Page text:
4 of 4 people found the following review helpful
Universal themes made personal,
Verified Purchase(What is this?)
This review is from: The Inheritance of Loss (Paperback)
I have to disagree with many reviews of this book: I found it compelling, entertaining, beautifully written and thought-provoking. Anyone who has spent any period of their life living away from home for whatever reason will identify with the distracted difficulty of living "in a single existence at one time" that this book evokes.
I concede that it is a little flawed in structure and style, however I found the writing to be astonishingly lucid, humorous and insightful. The novel is built from a series of vignettes, some of which read almost as discrete short stories, some of which are as short as a couple of sentences. This approach is effective in portraying impactful images of setting and experience, and in supporting the theme of historical incoherence, where events develop almost of their own accord, nudged along by the naive and ignorant actions of people.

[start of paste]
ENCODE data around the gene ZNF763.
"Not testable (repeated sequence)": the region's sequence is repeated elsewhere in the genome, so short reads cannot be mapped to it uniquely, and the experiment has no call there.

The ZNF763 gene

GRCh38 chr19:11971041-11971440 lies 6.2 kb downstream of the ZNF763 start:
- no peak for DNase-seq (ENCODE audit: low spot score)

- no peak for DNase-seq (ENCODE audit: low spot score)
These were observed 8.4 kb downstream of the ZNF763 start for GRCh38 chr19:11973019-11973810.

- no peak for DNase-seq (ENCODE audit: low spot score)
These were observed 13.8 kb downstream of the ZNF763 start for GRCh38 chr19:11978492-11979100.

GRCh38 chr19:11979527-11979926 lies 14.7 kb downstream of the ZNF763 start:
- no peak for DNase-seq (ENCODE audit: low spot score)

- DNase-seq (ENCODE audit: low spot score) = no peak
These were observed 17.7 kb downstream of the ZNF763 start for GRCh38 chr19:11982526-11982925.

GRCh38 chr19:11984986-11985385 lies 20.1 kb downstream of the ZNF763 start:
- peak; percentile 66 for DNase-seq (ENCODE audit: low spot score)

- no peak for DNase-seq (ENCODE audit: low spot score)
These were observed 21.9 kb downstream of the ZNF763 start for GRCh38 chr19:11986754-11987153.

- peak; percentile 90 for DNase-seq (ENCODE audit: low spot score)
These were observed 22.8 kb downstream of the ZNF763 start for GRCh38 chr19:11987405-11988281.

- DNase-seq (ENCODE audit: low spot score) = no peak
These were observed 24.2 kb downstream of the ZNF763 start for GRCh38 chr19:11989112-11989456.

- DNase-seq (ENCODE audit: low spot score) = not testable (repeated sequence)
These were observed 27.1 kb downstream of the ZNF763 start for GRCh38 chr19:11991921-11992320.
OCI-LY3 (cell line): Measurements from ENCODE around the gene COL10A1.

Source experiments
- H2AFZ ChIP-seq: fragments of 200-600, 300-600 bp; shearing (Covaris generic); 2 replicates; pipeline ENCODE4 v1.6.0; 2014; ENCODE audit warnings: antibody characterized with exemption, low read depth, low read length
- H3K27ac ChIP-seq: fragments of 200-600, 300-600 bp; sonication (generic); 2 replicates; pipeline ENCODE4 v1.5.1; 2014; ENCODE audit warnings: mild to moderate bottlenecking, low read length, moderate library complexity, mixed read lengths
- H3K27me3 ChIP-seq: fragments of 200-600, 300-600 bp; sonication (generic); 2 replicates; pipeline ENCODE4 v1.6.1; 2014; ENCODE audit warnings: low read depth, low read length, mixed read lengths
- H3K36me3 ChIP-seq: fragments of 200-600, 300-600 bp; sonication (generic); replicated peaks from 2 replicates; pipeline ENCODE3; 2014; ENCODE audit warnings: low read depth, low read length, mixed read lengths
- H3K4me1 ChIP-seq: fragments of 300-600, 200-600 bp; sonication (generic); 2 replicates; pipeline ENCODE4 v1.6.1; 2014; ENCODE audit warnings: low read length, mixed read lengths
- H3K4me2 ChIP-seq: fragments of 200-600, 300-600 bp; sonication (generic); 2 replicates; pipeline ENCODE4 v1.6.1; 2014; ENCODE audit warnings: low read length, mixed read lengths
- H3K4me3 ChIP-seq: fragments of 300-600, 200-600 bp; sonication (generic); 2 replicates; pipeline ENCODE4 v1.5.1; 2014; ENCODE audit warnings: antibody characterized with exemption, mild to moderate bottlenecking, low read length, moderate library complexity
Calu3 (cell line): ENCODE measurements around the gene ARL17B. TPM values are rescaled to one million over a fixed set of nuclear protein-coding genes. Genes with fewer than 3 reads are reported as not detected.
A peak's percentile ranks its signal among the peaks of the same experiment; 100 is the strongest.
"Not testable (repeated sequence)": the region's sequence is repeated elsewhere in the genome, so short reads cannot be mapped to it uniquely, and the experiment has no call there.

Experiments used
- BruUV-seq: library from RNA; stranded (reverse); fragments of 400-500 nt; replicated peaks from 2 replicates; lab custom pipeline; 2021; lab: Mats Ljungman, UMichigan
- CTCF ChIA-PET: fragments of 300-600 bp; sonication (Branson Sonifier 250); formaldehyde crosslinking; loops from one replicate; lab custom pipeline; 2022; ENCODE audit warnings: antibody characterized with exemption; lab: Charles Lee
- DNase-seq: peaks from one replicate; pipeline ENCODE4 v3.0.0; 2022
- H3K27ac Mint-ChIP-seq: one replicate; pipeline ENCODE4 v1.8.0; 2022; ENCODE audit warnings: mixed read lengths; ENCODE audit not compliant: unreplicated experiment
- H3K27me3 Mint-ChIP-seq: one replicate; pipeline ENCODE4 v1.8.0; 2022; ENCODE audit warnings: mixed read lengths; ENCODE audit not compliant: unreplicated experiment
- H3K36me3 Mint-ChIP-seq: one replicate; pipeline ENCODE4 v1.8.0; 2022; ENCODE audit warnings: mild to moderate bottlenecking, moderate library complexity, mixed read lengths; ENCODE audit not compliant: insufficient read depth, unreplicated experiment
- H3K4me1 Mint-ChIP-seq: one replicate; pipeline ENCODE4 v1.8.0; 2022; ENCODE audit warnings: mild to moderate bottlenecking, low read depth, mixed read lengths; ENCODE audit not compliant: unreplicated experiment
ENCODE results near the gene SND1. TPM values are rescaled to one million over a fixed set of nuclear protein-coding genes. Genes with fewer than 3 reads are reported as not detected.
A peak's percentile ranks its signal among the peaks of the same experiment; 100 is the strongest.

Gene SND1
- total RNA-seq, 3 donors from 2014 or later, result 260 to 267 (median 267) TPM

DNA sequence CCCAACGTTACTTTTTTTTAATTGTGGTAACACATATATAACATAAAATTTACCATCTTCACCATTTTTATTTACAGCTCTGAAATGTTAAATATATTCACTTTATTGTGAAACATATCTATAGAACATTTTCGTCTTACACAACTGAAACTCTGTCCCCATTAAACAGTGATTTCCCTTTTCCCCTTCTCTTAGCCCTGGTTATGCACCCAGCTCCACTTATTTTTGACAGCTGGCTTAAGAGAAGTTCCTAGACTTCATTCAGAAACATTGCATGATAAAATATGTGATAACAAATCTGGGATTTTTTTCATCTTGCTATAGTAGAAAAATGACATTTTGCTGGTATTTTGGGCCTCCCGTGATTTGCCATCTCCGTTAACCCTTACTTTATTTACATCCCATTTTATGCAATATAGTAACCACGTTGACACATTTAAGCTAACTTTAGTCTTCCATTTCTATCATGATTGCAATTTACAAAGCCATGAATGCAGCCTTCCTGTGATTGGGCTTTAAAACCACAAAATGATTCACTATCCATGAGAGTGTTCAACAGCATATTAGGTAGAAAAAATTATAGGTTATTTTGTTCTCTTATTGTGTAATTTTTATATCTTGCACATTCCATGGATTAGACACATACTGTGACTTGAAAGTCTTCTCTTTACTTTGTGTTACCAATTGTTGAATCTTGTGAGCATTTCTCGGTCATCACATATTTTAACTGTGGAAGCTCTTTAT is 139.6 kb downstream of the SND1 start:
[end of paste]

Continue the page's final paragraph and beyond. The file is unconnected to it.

Elsewhere the themes of displacement, the complexity of distance, nostalgia, alienation from self and others, inauthenticity, foreign-ness, self-consciousness and human weakness across the generations are all played out under the shadow of Kanchenjunga mountain, the ultimate representation of truth and authenticity.
Desai throws us into the alienation experience of her characters by peppering her prose with unfamiliar Indian words. With the exception of Sai, Gyan and Biju, she identifies key characters either by their occupation or their nickname, in order to emphasise the mask of persona and lack of authentic will in each. Much more is made of the judge's affection for his pet dog Mutt than of the story of young love between Sai and Gyan, though in the end, youthful truth, love, wisdom and honesty provide precarious glimmers of hope and redemption.
The political buzzwords that appear on the dust jacket of this book don't really do it justice at all. This is a powerful and lyrically presented account of the ordinary and the extraordinary, the personal and the universal, and how one is so frequently and tragically ignorant of the other.
Sort: Oldest first | Newest first
Showing 1-1 of 1 posts in this discussion
Initial post: 15 Sep 2009 16:08:45 BDT
Ruth Mcdermott says:
Hi - BBC World Book Club here. We have Kiran on our programme soon and need questions from people who have read the book. Do you have a question you'd like to put to Kiran Desai on her book The Inheritance of Loss? If so, please email firstname.lastname@example.org
‹ Previous 1 Next ›